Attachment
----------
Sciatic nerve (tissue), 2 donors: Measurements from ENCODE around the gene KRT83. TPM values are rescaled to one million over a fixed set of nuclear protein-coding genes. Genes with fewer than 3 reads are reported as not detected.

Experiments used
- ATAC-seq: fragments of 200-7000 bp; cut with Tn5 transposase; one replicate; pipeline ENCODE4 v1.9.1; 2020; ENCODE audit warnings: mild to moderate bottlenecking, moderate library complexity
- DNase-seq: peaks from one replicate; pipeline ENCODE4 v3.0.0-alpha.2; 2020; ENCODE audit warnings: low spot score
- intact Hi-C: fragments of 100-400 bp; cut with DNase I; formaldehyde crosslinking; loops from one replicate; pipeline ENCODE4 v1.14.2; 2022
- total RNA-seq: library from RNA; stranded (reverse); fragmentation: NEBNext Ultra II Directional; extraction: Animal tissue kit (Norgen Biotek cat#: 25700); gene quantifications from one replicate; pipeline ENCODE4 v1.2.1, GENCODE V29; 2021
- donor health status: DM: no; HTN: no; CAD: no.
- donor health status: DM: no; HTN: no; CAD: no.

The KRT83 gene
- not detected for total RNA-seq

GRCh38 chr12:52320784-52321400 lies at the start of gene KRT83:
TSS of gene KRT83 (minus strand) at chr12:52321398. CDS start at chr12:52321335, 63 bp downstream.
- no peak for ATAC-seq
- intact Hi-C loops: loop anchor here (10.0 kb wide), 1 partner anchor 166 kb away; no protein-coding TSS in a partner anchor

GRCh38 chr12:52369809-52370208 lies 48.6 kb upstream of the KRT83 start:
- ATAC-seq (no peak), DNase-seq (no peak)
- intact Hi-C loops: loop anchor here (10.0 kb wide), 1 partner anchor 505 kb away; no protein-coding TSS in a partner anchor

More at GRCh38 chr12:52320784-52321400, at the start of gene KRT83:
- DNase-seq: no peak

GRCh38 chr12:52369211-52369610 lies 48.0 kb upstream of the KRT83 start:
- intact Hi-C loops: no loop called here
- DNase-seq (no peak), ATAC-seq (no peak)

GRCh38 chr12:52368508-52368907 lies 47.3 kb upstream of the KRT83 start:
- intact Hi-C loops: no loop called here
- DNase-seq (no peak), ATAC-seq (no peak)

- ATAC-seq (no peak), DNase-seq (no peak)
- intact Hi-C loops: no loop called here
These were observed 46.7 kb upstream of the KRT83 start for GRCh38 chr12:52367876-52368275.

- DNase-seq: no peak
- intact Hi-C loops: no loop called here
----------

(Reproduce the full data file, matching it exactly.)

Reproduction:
Sciatic nerve (tissue), 2 donors: Measurements from ENCODE around the gene KRT83. TPM values are rescaled to one million over a fixed set of nuclear protein-coding genes. Genes with fewer than 3 reads are reported as not detected.

Experiments used
- ATAC-seq: fragments of 200-7000 bp; cut with Tn5 transposase; one replicate; pipeline ENCODE4 v1.9.1; 2020; ENCODE audit warnings: mild to moderate bottlenecking, moderate library complexity
- DNase-seq: peaks from one replicate; pipeline ENCODE4 v3.0.0-alpha.2; 2020; ENCODE audit warnings: low spot score
- intact Hi-C: fragments of 100-400 bp; cut with DNase I; formaldehyde crosslinking; loops from one replicate; pipeline ENCODE4 v1.14.2; 2022
- total RNA-seq: library from RNA; stranded (reverse); fragmentation: NEBNext Ultra II Directional; extraction: Animal tissue kit (Norgen Biotek cat#: 25700); gene quantifications from one replicate; pipeline ENCODE4 v1.2.1, GENCODE V29; 2021
- donor health status: DM: no; HTN: no; CAD: no.
- donor health status: DM: no; HTN: no; CAD: no.

The KRT83 gene
- not detected for total RNA-seq

GRCh38 chr12:52320784-52321400 lies at the start of gene KRT83:
TSS of gene KRT83 (minus strand) at chr12:52321398. CDS start at chr12:52321335, 63 bp downstream.
- no peak for ATAC-seq
- intact Hi-C loops: loop anchor here (10.0 kb wide), 1 partner anchor 166 kb away; no protein-coding TSS in a partner anchor

GRCh38 chr12:52369809-52370208 lies 48.6 kb upstream of the KRT83 start:
- ATAC-seq (no peak), DNase-seq (no peak)
- intact Hi-C loops: loop anchor here (10.0 kb wide), 1 partner anchor 505 kb away; no protein-coding TSS in a partner anchor

More at GRCh38 chr12:52320784-52321400, at the start of gene KRT83:
- DNase-seq: no peak

GRCh38 chr12:52369211-52369610 lies 48.0 kb upstream of the KRT83 start:
- intact Hi-C loops: no loop called here
- DNase-seq (no peak), ATAC-seq (no peak)

GRCh38 chr12:52368508-52368907 lies 47.3 kb upstream of the KRT83 start:
- intact Hi-C loops: no loop called here
- DNase-seq (no peak), ATAC-seq (no peak)

- ATAC-seq (no peak), DNase-seq (no peak)
- intact Hi-C loops: no loop called here
These were observed 46.7 kb upstream of the KRT83 start for GRCh38 chr12:52367876-52368275.

- DNase-seq: no peak
- intact Hi-C loops: no loop called here